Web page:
Joan Didion’s new book, Blue Nights, is about her daughter, Quintana Roo, who died in 2005 at the age of 39, just weeks before the publication of The Year of Magical Thinking, Didion’s bestselling memoir about the death of her husband, John Gregory Dunne.
In the course of describing her daughter’s childhood, Didion mentions a housekeeper she and her husband employed; she also refers to 60 dresses that were given to Quintana by family friends. Then she steps out of her narrative to address her readers directly, to tell us there “was a reason” she mentioned these things:
I was not unaware as I did so that a certain number of readers (more than some of you might think, fewer than the less charitable among you will think) would interpret this apparently casual information ... as evidence that Quintana did not have an “ordinary” childhood, that she was “privileged.”
I wanted to lay this on the table.
Having laid the matter of privilege on that proverbial table, Didion proceeds to dissect it. “Privilege,” she says, is “a judgement,” “an opinion,” “an accusation,” and, finally, privilege is something “to which”—given her daughter’s tremendous health problems and early death—“I will not easily cop.”
Christian Lorentzen in the Observer calls the pasage “strange to read.” Lawrence Frascella, writing for NPR.org, calls it “defensive.” Most notably, Matthew Specktor, in the Los Angeles Review of Books, uses the moment as a springboard for a smart, sensitive essay about the “conspicuous glamour” not only in Blue Nights, but in much of Didion’s work. Another LARB essay (the site ran one each day last week), by Meghan Daum, also explores the subject (Didion “seems to have aged out of high/low and landed comfortably in high/high,” Daum writes).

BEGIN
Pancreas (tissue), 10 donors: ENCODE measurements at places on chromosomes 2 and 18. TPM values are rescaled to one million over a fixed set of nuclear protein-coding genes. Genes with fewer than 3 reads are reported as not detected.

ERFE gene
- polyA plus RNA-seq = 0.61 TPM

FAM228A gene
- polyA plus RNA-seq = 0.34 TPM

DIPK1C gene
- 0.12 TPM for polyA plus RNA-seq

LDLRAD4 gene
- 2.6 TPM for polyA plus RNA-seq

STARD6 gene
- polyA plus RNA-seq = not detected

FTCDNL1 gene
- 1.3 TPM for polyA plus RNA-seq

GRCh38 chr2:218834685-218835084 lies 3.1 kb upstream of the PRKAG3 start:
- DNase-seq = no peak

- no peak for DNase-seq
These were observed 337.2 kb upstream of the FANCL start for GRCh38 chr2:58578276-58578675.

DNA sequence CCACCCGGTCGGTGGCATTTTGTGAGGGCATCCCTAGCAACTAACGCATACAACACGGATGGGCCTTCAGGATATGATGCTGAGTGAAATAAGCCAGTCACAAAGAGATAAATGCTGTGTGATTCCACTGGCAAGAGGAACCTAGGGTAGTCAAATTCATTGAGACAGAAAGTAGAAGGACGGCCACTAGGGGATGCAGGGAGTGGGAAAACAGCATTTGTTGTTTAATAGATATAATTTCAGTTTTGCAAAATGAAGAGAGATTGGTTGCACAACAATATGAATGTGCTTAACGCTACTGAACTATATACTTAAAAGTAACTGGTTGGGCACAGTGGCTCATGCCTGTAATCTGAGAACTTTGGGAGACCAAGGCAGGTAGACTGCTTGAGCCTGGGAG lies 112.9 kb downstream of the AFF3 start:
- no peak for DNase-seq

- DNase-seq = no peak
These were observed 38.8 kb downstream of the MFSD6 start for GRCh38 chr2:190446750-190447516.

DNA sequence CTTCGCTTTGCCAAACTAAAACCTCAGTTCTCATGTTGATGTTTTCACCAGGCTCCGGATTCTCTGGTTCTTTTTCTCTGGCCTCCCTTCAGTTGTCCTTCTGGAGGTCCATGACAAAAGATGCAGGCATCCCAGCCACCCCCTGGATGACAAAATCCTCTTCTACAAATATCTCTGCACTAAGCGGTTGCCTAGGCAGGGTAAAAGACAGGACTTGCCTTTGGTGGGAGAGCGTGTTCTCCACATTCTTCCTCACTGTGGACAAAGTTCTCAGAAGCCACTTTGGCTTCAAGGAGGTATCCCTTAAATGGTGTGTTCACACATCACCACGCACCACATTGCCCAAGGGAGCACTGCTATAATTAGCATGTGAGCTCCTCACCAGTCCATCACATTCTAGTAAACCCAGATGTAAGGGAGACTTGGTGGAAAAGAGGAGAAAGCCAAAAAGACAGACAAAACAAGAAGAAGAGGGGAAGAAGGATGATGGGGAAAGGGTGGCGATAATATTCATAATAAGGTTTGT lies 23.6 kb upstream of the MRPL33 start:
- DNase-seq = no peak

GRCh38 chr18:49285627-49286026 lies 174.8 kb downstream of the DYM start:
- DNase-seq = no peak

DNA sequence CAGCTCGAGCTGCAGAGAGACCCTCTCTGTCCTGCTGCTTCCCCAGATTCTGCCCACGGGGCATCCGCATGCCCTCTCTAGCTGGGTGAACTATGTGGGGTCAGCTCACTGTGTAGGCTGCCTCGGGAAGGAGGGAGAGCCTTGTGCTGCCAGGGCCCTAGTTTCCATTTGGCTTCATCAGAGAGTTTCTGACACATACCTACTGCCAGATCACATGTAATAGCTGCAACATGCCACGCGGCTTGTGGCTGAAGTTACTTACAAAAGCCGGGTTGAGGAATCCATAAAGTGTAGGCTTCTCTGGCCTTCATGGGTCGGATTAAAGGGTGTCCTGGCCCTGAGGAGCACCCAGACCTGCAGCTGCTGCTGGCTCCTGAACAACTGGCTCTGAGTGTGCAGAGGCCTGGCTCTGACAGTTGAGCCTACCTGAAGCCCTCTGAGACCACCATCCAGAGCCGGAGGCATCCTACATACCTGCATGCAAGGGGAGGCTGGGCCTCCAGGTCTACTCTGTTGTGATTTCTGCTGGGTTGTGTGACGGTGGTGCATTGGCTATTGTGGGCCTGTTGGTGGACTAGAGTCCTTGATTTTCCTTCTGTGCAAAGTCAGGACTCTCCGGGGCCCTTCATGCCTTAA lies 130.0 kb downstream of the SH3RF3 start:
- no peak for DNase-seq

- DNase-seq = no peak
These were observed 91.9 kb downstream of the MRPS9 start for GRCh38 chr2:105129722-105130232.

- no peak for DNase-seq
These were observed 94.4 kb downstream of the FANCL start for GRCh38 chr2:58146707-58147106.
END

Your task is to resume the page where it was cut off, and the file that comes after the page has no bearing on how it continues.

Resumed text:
Indeed, part of what makes the moment odd is that Didion has waited this long to address a charge that is hardly new. Two of the best-known pans of Didion’s work, by Barbara Grizzutti Harrison and John Lahr, both suggested that Didion was oblivious to her privilege. And as Evan Hughes detailed this week in a piece for the Awl, Pauline Kael thought so, too:
For Kael, Didion’s work suggested a familiarity with the high life that pushed all the wrong buttons. Kael was raised partly on a chicken farm and worked a string of bad jobs as a single mother before getting her feet set. She harbored a lot of bitterness toward people she thought had it easy... To be “swank” was to risk her enduring disdain.
Didion has never seemed worried about appearing “swank” in her writing before. In The Year of Magical Thinking, she describes the life she and her husband divided between Malibu and Manhattan, dining out frequently at “celebrity-oriented” restaurants, without apology. In an interview just before the book was published, Didion even suggested to New York Magazine that one source of “suspicion and irritation” about her was that she has led a “very conventional life.” (She also, in the course of that discussion, said, “I’m not rich.”)
So why address the charge—and preemptively, with hypothetical readers in mind—now? Perhaps writing about child-rearing makes the subject of privilege unavoidable. Or perhaps the economic difficulties of the last few years put the matter on Didion’s mind. For some of her fans, the glamour of Didion’s life has always been part of the appeal of her work. But now, it seems, that glamour has created a distance that needs, in some fashion, to be crossed.
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